Back in the early 80s, a station emerged out of Los Angeles on the AM dials that catered to the urban community by playing the music that the streets were listening to. That station was known as 1580 AM KDAY led by legendary Program Director Greg Mack, who had a unique vision of creating a station that played Hip-Hop, Funk and R & B on a full scale basis day and night all week long. The station introduced us to a young Compton DJ known as Dr. Dre, who would do mix-shows on Saturday Nights in what would be the launching of the Mack Attack Mix-Masters which also included the likes of DJ Joe Cooley, Tony G, DJ Jammin Gemini, and other now-legendary Los Angeles DJs. KDAY also introduced the world to the Traffic Jam which is now a staple for most radio stations around the nation. Los Angeles now had a place where local artists could take their music to be heard and many songs such as Eazy-Es Boyz N The Hood were able to launch a huge street buzz that would carry beyond the Southern California area.
As beloved as the station was with the Los Angeles community, 1580 KDAY changed to a business-talk radio format as it could no longer compete with the emergence of Hip-Hop on the FM dials. The AM frequency was just too weak as listeners chose stations that were playing the same music but with a stronger reception. After nearly 15 years off the air, KDAY was reborn on 93.5 FM and many had hoped to once again hear the station that they loved as some felt that the other L.A. Hip-Hop stations had become too commercialized. That hope was short-lived as KDAY soon followed the same playlists that the other radio stations were using and it become just another Rap/Top 40 station. But on August 17, 2009 something interesting took place and out of nowhere the station decided to scrap its current format in place of the original 1580 AM format. Songs such as La-Di-Da-Di by Slick Rick & Doug E. Fresh, Radio by Eazy-E, Deep Cover by Snoop Dogg & Dr. Dre, and other notable classics from the 80s and 90s could be heard from 93.5 FM. The station then continued to play commercials announcing that they were sorry for subjecting listeners to music that was being played continuously over again and that from now on Los Angeles had a station that it could finally identify itself with. AllHipHop.com took a trip to the KDAY offices to talk with Adrian A.D. Scott, the Program Director behind this current radical change. Like Rock N Roll, Hip-Hop now has an FM station dedicated to its classic hits. Will this risk pay off? Only time and the audience can answer that. For those outside of the Los Angeles area, you can hear 93.5 KDAY streamed live at www.935kday.com.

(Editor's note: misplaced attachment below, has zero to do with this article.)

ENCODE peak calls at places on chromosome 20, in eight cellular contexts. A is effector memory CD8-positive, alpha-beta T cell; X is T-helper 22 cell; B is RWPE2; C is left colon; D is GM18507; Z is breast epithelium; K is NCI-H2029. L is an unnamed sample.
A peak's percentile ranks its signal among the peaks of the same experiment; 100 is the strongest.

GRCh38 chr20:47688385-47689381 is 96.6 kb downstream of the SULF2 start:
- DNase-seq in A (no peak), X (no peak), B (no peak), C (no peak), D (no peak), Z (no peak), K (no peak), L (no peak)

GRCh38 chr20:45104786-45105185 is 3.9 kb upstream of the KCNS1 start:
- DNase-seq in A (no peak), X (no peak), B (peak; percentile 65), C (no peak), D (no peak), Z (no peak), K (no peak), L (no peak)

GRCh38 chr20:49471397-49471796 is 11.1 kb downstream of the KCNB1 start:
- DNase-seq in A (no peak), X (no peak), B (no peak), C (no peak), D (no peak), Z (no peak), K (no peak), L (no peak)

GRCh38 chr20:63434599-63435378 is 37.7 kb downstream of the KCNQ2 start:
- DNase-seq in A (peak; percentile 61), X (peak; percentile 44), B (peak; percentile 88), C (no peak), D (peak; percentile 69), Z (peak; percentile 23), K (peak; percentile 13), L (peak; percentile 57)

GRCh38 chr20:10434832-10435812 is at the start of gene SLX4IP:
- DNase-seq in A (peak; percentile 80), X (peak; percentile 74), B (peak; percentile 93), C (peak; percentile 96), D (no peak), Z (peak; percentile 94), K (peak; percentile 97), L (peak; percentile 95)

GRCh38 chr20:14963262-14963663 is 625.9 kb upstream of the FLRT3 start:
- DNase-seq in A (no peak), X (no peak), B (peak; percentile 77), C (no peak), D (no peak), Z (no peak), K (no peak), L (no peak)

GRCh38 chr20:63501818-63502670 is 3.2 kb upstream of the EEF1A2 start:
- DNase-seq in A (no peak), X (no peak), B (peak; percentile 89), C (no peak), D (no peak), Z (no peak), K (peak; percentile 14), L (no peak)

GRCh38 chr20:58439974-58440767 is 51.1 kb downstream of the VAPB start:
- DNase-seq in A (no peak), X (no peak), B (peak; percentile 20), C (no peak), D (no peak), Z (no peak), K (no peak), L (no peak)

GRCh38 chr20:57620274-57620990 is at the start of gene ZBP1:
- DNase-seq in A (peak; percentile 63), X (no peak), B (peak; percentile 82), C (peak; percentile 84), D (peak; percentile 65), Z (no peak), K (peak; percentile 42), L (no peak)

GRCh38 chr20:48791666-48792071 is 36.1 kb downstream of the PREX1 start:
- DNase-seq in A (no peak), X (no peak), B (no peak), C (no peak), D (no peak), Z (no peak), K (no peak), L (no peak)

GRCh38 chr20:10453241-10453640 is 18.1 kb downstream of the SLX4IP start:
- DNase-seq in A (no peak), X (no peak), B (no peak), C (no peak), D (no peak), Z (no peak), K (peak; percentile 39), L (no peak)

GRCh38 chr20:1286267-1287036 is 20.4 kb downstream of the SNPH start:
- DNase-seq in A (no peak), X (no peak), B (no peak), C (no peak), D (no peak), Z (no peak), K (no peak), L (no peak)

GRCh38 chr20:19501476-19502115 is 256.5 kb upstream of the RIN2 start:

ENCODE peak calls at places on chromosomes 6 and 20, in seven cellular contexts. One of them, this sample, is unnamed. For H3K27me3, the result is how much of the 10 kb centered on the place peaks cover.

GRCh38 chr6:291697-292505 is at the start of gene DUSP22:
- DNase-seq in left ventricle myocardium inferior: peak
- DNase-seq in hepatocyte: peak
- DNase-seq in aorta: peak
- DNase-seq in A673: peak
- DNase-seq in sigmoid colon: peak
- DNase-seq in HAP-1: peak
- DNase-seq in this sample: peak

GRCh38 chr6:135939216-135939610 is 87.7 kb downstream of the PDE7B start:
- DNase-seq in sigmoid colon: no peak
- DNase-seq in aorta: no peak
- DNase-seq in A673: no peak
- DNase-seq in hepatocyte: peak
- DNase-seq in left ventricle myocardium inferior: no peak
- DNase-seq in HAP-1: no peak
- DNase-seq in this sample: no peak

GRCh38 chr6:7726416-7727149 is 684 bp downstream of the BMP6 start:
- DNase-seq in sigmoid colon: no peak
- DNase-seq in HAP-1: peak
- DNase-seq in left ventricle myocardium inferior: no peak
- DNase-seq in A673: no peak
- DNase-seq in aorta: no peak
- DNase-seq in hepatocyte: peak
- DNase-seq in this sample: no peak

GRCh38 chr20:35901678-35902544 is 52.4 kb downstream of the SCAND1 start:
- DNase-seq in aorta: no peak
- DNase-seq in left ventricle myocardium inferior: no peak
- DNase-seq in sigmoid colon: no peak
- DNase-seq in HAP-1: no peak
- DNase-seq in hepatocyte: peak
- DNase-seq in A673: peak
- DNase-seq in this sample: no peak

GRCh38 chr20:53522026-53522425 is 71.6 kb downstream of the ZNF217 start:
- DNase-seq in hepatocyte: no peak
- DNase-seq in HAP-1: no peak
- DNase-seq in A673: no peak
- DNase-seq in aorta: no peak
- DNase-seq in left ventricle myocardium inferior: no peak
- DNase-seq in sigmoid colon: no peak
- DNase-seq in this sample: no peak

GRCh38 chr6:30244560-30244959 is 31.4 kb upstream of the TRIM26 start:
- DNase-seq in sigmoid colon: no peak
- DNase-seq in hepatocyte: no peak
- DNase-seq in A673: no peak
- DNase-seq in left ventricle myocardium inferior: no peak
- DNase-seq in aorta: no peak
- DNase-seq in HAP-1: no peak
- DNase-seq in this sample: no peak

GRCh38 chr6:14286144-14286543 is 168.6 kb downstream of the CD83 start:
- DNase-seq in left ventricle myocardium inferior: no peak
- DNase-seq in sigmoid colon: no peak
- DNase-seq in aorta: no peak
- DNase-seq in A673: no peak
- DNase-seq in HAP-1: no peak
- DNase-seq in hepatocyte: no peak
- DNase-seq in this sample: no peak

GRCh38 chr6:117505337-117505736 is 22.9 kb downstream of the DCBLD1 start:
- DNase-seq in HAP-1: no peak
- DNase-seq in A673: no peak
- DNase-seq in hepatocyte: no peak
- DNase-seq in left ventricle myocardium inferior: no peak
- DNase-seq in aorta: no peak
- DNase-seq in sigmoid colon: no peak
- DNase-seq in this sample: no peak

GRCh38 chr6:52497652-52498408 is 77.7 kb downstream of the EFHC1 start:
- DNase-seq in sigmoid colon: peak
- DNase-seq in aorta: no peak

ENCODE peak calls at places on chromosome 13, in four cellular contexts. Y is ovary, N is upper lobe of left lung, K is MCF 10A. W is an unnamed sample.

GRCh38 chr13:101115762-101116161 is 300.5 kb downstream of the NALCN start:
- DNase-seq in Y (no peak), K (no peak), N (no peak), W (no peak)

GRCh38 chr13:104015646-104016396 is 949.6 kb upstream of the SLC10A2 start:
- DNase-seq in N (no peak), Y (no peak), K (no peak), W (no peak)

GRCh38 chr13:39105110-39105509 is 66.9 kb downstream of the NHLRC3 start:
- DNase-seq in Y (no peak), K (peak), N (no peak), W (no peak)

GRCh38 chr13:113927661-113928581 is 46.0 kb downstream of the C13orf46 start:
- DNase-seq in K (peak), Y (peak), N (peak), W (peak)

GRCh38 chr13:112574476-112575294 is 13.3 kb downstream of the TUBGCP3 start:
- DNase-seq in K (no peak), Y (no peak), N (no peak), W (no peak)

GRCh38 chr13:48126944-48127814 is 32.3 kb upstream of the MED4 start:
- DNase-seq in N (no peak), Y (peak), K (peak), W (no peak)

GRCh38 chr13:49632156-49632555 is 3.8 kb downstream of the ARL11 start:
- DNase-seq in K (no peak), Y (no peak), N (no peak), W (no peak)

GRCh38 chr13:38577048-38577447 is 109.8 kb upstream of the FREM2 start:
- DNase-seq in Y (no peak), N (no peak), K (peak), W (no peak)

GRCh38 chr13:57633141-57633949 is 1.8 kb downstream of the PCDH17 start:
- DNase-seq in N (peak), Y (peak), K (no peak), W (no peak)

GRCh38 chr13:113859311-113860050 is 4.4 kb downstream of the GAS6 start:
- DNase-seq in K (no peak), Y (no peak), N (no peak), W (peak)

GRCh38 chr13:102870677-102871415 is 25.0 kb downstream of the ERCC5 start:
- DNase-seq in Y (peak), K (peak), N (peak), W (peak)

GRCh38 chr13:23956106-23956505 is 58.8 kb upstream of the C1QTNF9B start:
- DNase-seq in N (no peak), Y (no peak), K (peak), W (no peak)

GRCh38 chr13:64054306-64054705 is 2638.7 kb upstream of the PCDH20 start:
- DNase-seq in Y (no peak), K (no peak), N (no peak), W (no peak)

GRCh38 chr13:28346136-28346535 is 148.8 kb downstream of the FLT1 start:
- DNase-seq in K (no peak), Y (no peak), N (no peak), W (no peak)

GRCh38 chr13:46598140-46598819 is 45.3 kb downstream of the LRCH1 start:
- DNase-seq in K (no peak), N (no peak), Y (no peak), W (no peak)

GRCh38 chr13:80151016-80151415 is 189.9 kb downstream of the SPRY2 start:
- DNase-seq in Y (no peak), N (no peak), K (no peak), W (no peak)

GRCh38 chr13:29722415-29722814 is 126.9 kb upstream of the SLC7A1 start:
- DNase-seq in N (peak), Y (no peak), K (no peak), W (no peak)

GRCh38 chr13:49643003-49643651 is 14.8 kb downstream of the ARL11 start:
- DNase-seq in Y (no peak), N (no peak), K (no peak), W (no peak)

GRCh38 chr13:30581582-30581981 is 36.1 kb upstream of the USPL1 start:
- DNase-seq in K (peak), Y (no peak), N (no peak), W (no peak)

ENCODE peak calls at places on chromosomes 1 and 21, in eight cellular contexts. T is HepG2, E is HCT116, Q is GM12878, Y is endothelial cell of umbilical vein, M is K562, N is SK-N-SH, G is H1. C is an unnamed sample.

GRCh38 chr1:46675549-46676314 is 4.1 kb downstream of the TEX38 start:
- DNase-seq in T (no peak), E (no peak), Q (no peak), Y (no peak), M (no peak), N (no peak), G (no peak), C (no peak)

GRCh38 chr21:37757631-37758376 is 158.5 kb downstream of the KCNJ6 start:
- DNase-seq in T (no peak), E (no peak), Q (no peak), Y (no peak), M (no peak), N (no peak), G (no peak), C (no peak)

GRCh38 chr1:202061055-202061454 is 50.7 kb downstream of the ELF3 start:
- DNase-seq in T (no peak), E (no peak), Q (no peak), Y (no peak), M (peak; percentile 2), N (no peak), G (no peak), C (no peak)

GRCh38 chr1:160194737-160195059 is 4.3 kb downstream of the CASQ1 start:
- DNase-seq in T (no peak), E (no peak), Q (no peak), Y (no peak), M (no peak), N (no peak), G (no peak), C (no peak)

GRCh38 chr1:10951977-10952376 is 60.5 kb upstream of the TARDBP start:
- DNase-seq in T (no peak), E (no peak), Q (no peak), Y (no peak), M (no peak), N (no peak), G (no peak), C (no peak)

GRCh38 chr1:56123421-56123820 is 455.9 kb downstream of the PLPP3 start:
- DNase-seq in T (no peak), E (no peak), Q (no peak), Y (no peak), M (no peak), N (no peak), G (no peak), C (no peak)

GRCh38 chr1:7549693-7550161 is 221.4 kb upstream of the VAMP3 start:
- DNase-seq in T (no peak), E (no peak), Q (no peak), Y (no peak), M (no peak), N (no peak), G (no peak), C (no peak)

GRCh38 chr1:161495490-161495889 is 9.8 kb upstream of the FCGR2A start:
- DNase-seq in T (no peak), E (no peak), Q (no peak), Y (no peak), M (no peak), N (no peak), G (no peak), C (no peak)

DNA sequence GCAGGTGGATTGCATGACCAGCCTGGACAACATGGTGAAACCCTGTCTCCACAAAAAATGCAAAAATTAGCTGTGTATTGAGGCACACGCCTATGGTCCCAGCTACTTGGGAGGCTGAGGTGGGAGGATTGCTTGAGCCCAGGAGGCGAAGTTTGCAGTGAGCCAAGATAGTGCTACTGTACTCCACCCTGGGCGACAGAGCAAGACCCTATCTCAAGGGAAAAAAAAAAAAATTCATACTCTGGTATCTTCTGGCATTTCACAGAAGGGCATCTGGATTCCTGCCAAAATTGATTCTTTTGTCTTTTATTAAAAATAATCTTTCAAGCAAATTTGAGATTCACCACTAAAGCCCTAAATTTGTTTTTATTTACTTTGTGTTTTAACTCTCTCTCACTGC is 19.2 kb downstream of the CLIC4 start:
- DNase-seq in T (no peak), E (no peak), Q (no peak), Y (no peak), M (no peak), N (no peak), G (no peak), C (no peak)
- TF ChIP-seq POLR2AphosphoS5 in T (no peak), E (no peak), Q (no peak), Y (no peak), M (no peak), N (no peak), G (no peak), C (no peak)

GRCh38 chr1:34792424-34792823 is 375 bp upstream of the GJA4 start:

AllHipHop.com: One minute your listeners are hearing the standard mainstream rap format that is heard on most urban stations and then on August 17th at midnight, the station completely changes to an All-Classic Hip-Hop format. What was the reason for the change?
A.D.: We knew that we had a lot of equity in the name KDAY. Growing up in Los Angeles, I've known that name from the womb. It was like having your star quarterback sitting on the bench. I said, "You know what? We haven't used you in a while. It's time for you to go out and play." We decided to go back to what got us here to begin with.
AllHipHop.com: Rock N Roll has its stations that have a classic format and there are oldies stations as well. Rap has 30 years of music that's just sitting around. I can't recall of a single FM station in America that has switched to a Rap Classic format. What makes you believe this can work?